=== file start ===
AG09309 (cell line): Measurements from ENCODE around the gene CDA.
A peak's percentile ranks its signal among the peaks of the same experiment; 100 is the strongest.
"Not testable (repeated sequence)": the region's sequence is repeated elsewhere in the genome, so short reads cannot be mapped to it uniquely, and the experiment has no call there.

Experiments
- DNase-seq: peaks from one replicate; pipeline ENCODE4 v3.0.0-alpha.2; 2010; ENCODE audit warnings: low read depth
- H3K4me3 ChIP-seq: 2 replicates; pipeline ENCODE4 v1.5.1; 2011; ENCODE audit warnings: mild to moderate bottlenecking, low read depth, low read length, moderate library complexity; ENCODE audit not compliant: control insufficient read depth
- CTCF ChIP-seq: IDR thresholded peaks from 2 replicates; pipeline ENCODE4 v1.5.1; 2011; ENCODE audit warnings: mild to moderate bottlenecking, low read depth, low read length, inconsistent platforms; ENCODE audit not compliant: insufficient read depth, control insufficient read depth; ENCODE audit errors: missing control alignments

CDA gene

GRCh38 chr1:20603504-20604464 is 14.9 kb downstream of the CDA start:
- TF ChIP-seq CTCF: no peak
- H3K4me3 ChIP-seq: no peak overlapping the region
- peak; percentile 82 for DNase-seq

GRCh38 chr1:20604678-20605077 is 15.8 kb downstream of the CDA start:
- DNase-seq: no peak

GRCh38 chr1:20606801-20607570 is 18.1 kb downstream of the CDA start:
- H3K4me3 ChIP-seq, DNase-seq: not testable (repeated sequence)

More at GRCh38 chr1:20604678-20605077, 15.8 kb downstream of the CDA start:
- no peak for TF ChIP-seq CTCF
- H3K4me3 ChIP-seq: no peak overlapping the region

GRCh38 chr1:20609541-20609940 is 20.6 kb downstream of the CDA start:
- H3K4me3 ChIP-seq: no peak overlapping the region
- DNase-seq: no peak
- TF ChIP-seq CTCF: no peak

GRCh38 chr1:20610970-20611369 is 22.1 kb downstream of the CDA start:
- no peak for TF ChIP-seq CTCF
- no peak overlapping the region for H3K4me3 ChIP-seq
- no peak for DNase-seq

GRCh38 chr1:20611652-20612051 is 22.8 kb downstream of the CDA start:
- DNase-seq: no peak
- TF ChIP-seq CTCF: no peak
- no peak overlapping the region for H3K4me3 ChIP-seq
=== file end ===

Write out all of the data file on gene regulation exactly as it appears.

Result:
AG09309 (cell line): Measurements from ENCODE around the gene CDA.
A peak's percentile ranks its signal among the peaks of the same experiment; 100 is the strongest.
"Not testable (repeated sequence)": the region's sequence is repeated elsewhere in the genome, so short reads cannot be mapped to it uniquely, and the experiment has no call there.

Experiments
- DNase-seq: peaks from one replicate; pipeline ENCODE4 v3.0.0-alpha.2; 2010; ENCODE audit warnings: low read depth
- H3K4me3 ChIP-seq: 2 replicates; pipeline ENCODE4 v1.5.1; 2011; ENCODE audit warnings: mild to moderate bottlenecking, low read depth, low read length, moderate library complexity; ENCODE audit not compliant: control insufficient read depth
- CTCF ChIP-seq: IDR thresholded peaks from 2 replicates; pipeline ENCODE4 v1.5.1; 2011; ENCODE audit warnings: mild to moderate bottlenecking, low read depth, low read length, inconsistent platforms; ENCODE audit not compliant: insufficient read depth, control insufficient read depth; ENCODE audit errors: missing control alignments

CDA gene

GRCh38 chr1:20603504-20604464 is 14.9 kb downstream of the CDA start:
- TF ChIP-seq CTCF: no peak
- H3K4me3 ChIP-seq: no peak overlapping the region
- peak; percentile 82 for DNase-seq

GRCh38 chr1:20604678-20605077 is 15.8 kb downstream of the CDA start:
- DNase-seq: no peak

GRCh38 chr1:20606801-20607570 is 18.1 kb downstream of the CDA start:
- H3K4me3 ChIP-seq, DNase-seq: not testable (repeated sequence)

More at GRCh38 chr1:20604678-20605077, 15.8 kb downstream of the CDA start:
- no peak for TF ChIP-seq CTCF
- H3K4me3 ChIP-seq: no peak overlapping the region

GRCh38 chr1:20609541-20609940 is 20.6 kb downstream of the CDA start:
- H3K4me3 ChIP-seq: no peak overlapping the region
- DNase-seq: no peak
- TF ChIP-seq CTCF: no peak

GRCh38 chr1:20610970-20611369 is 22.1 kb downstream of the CDA start:
- no peak for TF ChIP-seq CTCF
- no peak overlapping the region for H3K4me3 ChIP-seq
- no peak for DNase-seq

GRCh38 chr1:20611652-20612051 is 22.8 kb downstream of the CDA start:
- DNase-seq: no peak
- TF ChIP-seq CTCF: no peak
- no peak overlapping the region for H3K4me3 ChIP-seq